State Board Report

January 2009

Restoring the public’s trust is a game of inches and yards, Congressman K. Michael Conaway (R –TX) told those attending the “Ensuring Integrity: Third Annual Auditing Conference,” co‐sponsored by the NASBA Center for the Public Trust and Baruch College on December 4. Trust “is gained back in inches, but lost in yards,” he explained. He stressed the need for those in the accounting profession to hold each other accountable.

“It can no longer be acceptable to simply go‐along‐to‐get‐along; you must demand and expect that all accountants – and politicians – uphold the highest ethical standards. Inevitably, individuals will fail. When they do, they must face appropriate and meaningful penalties,” Congressman Conaway stated. “There has never been a more important time for Americans to be able to trust the financial industry…It is your responsibility to not only individually ensure the accuracy of the information you present, but also to collectively ensure that your profession does all it can to maintain the confidence of investors,” he stated.

Baruch College Professor Douglas Carmichael, former PCAOB chief auditor, observed, “Certainly these are interesting times for auditors. As early as November 2007 auditors were being criticized for enforcing auditing standards too rigorously – now they are being criticized for not having done enough.” He moderated a panel of CPAs and attorneys discussing the implementation of AICPA Risk Assessment Standards No. 104‐111 and Consideration of Fraud, No. 99. Professor Carmichael asked if the new standards would affect the auditor’s liability risk.

Michael Young of Wilkie Farr & Gallagher, responded: “What comes through is the auditor has the responsibility for the detection of fraud no matter how GAAS is stated. “ When a case gets into court, “the defense comes down to making excuses or changing the subject,” and, in the typical four‐week trial, the jury “gets sick of hearing excuses,” he observed. The auditor’s mindset should be: “I have the responsibility to detect fraud,” he advised. Work papers will not get the auditor off if fraud is not detected, because clues will seep into those work papers. “How the standard is written really does not make a difference,” Mr. Young said.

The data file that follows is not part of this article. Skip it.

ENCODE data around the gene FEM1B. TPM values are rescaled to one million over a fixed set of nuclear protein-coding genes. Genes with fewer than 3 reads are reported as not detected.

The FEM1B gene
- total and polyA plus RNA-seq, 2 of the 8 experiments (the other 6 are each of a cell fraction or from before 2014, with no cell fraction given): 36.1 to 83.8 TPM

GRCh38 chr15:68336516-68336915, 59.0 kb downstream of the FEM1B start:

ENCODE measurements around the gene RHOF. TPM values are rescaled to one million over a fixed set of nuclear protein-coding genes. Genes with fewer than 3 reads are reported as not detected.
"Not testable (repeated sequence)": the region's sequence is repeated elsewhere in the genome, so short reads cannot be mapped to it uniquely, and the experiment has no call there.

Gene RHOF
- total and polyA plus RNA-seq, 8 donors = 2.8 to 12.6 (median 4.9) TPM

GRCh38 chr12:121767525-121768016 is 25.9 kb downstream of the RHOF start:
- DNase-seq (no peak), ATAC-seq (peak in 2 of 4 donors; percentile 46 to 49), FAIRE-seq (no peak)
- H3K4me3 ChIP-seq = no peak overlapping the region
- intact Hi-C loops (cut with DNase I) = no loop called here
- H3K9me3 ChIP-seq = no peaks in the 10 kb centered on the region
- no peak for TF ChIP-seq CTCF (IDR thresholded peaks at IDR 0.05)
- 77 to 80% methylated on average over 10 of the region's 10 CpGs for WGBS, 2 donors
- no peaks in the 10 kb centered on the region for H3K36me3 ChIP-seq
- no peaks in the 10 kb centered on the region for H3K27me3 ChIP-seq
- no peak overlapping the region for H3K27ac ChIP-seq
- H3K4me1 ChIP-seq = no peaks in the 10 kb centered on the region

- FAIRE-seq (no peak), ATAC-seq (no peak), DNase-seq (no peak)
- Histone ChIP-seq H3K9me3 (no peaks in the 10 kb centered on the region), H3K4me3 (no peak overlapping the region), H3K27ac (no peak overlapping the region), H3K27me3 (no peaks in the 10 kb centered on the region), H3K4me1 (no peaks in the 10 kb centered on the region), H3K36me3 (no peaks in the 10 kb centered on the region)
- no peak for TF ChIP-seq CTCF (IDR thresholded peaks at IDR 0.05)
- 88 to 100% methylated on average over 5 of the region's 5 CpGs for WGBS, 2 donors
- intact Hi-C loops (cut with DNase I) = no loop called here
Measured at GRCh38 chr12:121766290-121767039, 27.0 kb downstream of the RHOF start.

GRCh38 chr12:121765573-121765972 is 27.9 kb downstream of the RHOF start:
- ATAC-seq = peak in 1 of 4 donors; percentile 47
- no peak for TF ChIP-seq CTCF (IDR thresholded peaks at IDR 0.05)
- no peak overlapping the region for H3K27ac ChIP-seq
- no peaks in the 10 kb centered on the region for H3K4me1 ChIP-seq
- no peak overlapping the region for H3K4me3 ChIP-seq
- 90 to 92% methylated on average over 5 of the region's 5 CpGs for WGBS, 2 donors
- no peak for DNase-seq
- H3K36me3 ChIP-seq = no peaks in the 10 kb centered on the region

David Simko of Ernst & Young, LLP, said the PCAOB’s new risk standards will not change the guidance the firm gives to its auditors substantially. He commented that thanks, in part, to the PCAOB, “It is now hip to be an auditor again.”

Audit firms are viewed as a great place to work internationally, Donald Nicolaisen, co‐chair of the US Treasury Department’s Advisory Committee on the Auditing Profession said in looking at the findings of ACAP. He commented that the audit process is global and its effectiveness “is dependent on a strong global organization.” Mr. Nicolaisen noted that he, and ACAP Co‐Chair Arthur Levitt, had recommended Congress consider establishing a statutory audit firm structure. He forecast that the audit profession would come under the current review of financial institutions and there would be another round of regulatory reform.

In his concluding remarks on the conference, Larry Bridgesmith, CPT board member, said, “We cannot tolerate ethical unaccountability…The soft powers of influence, modeling and mentoring are what impact cultures over time.”

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